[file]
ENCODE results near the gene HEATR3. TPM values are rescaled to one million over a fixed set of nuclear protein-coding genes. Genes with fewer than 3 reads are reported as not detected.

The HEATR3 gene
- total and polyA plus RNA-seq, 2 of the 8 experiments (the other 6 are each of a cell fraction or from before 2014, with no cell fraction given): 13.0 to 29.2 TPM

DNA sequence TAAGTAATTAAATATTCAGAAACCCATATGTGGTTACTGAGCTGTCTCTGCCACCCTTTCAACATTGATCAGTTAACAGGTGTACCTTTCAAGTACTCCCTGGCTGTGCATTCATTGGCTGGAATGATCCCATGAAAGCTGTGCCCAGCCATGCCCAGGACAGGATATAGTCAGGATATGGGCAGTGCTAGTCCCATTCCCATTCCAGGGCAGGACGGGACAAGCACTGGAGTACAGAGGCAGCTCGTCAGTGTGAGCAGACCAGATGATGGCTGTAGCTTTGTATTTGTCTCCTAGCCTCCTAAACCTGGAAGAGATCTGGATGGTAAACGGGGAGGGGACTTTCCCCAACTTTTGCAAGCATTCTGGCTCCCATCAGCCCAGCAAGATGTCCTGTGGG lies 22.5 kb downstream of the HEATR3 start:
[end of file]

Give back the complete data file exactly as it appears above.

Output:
ENCODE results near the gene HEATR3. TPM values are rescaled to one million over a fixed set of nuclear protein-coding genes. Genes with fewer than 3 reads are reported as not detected.

The HEATR3 gene
- total and polyA plus RNA-seq, 2 of the 8 experiments (the other 6 are each of a cell fraction or from before 2014, with no cell fraction given): 13.0 to 29.2 TPM

DNA sequence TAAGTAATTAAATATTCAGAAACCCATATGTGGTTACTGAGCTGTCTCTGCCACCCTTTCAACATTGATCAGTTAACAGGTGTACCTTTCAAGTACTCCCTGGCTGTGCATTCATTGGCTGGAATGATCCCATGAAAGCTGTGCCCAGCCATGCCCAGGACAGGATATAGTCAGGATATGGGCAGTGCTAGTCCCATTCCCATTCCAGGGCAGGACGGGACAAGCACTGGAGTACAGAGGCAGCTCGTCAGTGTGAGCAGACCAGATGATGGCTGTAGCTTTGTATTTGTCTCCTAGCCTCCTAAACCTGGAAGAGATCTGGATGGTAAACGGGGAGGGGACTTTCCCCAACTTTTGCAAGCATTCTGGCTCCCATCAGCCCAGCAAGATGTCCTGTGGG lies 22.5 kb downstream of the HEATR3 start: